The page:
The first step is to enable the VNC server on the Raspberry Pi using the configuration tool (or via sudo raspi-config). You will then need to install the VNC Viewer which you can download from here.

Once installed, you can enter the hostname/IP address of your Raspberry Pi and then connect using the same username/password as SSH.

Accessing the Raspberry Pi via VNC

Headless Raspberry Pi (no display)

If you don’t have a mouse/keyboard/screen available for the initial setup, you can still setup and configure your Pi over the network.

You can do this by modifying the contents of the ‘boot’ partition of the SD Card on your computer after you have written the Raspbian OS image to it.


If you need to use the Pi over WiFi, you can confgure the WiFi credentials by creating a file called wpa_supplicant.conf in the ‘boot’ partition of the SD card. Its contents will then be copied over to the Raspberry Pi when it boots up.

The file needs to look like this:

ctrl_interface=DIR=/var/run/wpa_supplicant GROUP=netdev


You will need to fill in the country code, SSID and pre-shared key. Ensure that the file has Linux line endings (LF or ‘\n’ instead of CRLF ‘\r\n’).


Create/copy a file called ‘ssh.txt’ (case-sensitive) onto the ‘boot’ partition of the SSD card. The contents of the file doesn’t matter.

Enabling SSH on the Raspberry Pi via the SD Card
Enabling SSH via the SD card boot partition

Other Configuration Options

After setting up the WiFi and enabling SSH, you should be able to boot up and then SSH into the Pi. You can try connecting to the default hostname ‘raspberrypi’ or check your router/network settings to find its IP address.

Once you have connected via SSH, you can run sudo raspi-config to access a terminal-based configuration editor which allows you to change all of the settings of the Pi as per the initial setup etc.

Raspberry Pi terminal configuration utility.
Raspberry Pi Configuration from the terminal (looks pretty oldschool!)

Controlling the LabVIEW Run-time

The LabVIEW Run-time runs as a service on the Pi, to start/stop/restart it you can use the following terminal commands:

sudo systemctl [stop|start|restart] labview.service

This can be useful in case you want to ‘reboot’ LabVIEW without restarting the Pi. Note that this will abort any currently running LabVIEW VIs that are running on the target.

Fixing the LINX Toolkit Beta

Update 10/10/2019: The LINX Toolkit has now been updated to Beta 2 on the NI Software Technology Preview – the fixes below are no longer necessary to install the LabVIEW Run-time to the Raspberry Pi. This update potentially breaks the ability to create Real-Time Applications (rtexe) in LabVIEW 2019 – performing a repair on LabVIEW Real-Time from NI Package Manager fixed this for me.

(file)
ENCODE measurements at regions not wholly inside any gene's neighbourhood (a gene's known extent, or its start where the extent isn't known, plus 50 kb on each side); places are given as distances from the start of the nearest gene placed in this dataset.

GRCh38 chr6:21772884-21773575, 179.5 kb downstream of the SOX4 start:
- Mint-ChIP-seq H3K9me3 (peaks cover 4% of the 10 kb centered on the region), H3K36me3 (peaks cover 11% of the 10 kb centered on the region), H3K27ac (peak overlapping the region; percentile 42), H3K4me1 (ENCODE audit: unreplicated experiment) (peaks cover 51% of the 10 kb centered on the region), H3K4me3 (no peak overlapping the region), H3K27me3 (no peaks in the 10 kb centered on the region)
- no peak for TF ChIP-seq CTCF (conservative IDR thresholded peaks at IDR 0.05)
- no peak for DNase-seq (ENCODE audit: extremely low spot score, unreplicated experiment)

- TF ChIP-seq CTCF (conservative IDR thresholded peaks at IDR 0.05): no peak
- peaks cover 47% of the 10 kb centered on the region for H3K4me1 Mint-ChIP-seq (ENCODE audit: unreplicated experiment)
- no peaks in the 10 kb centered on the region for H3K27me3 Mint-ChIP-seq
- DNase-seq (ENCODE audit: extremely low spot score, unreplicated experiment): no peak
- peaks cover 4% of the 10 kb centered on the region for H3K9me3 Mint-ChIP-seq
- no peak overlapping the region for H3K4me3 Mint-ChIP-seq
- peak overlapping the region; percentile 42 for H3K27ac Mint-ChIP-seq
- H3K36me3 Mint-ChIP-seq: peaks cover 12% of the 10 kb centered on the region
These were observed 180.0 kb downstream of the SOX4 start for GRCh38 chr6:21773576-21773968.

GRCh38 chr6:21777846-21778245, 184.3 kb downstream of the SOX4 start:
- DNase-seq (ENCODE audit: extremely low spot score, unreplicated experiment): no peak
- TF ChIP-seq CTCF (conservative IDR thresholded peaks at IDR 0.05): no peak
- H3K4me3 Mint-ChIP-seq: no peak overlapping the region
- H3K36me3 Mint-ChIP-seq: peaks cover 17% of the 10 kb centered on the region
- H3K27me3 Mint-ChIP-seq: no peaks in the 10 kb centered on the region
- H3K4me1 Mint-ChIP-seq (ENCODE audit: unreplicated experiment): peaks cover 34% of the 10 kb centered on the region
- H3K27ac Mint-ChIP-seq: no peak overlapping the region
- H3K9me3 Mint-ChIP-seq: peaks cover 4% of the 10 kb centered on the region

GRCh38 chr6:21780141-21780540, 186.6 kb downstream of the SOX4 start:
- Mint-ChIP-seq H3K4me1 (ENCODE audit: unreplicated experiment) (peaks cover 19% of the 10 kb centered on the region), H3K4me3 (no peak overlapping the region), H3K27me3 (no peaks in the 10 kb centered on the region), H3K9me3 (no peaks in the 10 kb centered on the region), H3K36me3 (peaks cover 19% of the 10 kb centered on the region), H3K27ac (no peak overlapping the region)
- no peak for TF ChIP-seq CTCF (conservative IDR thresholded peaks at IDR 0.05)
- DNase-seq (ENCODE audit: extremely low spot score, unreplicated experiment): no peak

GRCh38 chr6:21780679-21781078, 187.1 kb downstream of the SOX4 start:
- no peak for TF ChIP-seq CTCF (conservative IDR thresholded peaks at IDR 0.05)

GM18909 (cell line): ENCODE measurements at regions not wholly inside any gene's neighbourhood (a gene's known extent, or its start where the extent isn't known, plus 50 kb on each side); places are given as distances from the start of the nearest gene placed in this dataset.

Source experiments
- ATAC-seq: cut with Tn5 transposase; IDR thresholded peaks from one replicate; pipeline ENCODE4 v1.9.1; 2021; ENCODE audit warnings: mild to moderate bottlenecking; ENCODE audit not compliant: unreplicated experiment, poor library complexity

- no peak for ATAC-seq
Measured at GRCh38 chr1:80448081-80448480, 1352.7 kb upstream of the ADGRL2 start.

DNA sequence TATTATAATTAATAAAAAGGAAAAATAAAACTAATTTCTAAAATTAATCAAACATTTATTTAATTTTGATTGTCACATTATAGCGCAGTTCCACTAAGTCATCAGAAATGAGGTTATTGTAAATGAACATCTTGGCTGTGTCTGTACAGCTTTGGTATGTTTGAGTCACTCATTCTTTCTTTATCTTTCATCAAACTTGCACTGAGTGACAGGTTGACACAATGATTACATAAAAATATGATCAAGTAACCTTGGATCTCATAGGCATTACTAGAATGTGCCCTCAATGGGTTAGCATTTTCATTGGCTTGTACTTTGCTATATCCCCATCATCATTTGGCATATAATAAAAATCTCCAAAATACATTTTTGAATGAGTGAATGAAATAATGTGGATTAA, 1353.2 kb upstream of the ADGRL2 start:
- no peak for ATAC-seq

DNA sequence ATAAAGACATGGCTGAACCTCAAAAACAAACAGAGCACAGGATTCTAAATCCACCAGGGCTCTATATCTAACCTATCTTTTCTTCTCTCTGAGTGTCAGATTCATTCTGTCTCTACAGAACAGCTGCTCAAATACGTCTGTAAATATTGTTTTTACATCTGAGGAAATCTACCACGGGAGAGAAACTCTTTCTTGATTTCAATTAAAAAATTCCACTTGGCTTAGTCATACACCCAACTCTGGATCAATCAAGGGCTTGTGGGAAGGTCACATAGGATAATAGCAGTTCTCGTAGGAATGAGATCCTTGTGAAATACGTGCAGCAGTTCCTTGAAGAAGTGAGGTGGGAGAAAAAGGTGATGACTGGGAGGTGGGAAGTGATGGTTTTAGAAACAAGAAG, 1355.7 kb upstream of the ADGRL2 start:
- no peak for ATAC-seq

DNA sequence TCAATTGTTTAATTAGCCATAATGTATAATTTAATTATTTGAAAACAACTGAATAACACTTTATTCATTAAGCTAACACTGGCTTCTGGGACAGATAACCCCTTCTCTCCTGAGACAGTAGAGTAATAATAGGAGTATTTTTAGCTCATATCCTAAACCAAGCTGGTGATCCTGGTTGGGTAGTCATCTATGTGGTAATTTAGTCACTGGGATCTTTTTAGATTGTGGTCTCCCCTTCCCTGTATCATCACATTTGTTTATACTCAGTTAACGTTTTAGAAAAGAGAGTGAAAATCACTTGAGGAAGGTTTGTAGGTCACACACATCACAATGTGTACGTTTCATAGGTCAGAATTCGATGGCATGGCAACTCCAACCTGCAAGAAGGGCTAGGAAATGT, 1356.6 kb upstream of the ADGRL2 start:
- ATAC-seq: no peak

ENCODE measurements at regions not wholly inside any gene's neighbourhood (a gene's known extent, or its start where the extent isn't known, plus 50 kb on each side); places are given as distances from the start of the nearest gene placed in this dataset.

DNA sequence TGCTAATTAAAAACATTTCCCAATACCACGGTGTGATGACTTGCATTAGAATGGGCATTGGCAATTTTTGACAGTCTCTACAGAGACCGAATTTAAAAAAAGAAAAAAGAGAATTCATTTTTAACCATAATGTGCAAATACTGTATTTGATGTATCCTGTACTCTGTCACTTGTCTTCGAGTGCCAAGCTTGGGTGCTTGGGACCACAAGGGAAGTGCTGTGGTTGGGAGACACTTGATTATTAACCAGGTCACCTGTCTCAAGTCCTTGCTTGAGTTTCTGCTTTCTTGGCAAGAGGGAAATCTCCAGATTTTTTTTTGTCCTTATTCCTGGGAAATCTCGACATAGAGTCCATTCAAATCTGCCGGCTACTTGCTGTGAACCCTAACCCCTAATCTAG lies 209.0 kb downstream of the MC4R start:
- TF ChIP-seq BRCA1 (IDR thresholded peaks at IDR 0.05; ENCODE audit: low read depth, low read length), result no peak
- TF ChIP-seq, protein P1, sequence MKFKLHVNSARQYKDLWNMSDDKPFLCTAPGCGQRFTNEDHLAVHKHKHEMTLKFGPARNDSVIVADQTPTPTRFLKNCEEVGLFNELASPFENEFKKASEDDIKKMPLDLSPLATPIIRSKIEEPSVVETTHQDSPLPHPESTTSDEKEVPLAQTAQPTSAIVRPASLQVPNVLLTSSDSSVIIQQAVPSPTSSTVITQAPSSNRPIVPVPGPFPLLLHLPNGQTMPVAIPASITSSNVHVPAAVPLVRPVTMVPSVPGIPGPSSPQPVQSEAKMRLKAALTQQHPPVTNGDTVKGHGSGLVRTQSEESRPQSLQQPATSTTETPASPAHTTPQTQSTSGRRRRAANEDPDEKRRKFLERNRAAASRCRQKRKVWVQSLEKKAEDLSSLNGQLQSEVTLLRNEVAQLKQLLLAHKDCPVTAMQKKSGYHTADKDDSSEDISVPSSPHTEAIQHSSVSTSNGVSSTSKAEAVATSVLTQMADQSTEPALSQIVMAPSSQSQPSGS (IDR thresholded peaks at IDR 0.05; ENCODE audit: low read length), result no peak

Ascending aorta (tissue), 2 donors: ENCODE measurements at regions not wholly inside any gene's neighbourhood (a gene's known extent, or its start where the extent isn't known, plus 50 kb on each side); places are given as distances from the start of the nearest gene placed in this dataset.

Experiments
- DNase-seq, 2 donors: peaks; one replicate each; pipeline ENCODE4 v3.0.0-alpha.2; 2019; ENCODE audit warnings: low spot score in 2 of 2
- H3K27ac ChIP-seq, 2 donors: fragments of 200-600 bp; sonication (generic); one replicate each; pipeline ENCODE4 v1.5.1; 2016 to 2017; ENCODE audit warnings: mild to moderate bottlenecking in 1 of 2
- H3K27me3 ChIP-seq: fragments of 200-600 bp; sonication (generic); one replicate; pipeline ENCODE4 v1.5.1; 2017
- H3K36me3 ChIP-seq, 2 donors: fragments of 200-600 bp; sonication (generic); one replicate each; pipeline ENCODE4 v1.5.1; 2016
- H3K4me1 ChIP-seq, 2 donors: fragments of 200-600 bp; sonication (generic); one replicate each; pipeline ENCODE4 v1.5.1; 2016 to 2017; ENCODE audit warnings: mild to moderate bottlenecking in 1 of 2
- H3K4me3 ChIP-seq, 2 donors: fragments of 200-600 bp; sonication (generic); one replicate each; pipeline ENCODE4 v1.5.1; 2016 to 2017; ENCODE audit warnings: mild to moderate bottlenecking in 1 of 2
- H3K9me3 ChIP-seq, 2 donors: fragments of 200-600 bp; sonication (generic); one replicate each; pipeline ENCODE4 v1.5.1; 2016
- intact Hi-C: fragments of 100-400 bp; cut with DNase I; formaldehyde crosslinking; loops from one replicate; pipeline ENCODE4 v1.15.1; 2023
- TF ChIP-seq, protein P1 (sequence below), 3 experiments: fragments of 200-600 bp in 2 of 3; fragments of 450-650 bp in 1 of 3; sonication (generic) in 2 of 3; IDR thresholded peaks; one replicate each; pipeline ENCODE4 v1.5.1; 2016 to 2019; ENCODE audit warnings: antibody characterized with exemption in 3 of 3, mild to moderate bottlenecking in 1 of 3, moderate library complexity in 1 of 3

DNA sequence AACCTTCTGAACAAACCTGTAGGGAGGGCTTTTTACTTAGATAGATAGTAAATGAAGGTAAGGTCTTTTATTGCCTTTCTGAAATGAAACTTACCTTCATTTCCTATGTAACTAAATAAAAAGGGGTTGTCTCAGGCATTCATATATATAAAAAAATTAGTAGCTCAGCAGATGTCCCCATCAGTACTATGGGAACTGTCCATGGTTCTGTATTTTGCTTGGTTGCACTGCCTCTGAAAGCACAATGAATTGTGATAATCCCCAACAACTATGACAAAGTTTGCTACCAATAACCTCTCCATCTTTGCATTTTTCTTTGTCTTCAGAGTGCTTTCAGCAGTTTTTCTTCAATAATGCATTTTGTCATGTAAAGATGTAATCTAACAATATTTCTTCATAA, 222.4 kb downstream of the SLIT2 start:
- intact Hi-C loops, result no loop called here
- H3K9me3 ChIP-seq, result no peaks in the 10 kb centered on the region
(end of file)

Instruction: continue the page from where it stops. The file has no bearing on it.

At the time of writing the LINX Toolkit Beta is just a copy of the 2014 version of the Toolkit. It has not been updated or fixed to work with LabVIEW 2019 and newer Pi Targets.

Fortunately I have been able to resolve most of the issues to get the Wizard working to install the Toolkit and launch the examples. This requires changes to some of the VIs to update it for the new LabVIEW Run-time for the Pi.

Most of the VIs are located in C:\Program Files (x86)\National Instruments\LabVIEW 2019\vi.lib\MakerHub\LINX\

Remove LabVIEW 2014 Prompt

Open LMH-Linx.lvlib:System and change the string in the case structure from “2014” to “2019”. This will remove the dialog that appears when opening the dialog that you’re using the wrong version of LabVIEW.

Remove LabVIEW 2014 check from LINX Toolkit
Remove LabVIEW 2014 prompt from LINX Toolkit in System

Update for 2019 LabVIEW Run-time

Open LMH-LINX.lvlib:Install LV and change the package name to ‘lvrt19-schroot’:

Updates to the Install LV Support VI.
Update the ‘Install LV Support’ VI

Open LMH-LINX.lvlib:Add MakerHub and modify as follows:

Updates to the Add MakerHub Feed VI.
Update the ‘Add MakerHub Feed’ VI

Open LMH-LINX.lvlib:Check Target LV Package and change the package name to ‘lvrt19-schroot’:

Modifications to the Check Target LV p
Package Version VI.
Update the ‘Check Target LV Package Version’ VI

Note: It will still show the latest version as the LV2014 version but it doesn’t affect the installation

Add Raspberry Pi 3 (& 4?) Support

The library detects the target type according to the CPU name retrieved from the cat /proc/cpuinfo command. This is different for the Raspberry Pi 3 (and also the Pi 4 and maybe the Pi Zero etc.).

To add support in the Wizard for new targets we need to do the following:

  1. Determine the CPU type on the Raspberry Pi by running cat /proc/cpuinfo in a terminal or via SSH. At the end of the output it will show a line saying something like Hardware: BCM2835. This is the CPU type used by the LINX Toolkit wizard.
  2. Open LMH-LINX.lvlib:Get Device and add a new entry for the Raspberry Pi you are using (e.g. 3/4):
  3. To fix the ‘Launch Example’ button in the Wizard, we also need to modify it to use the Raspberry Pi 2 B example files. Open LMH-LINX.lvlib:Script Example and modify as follows: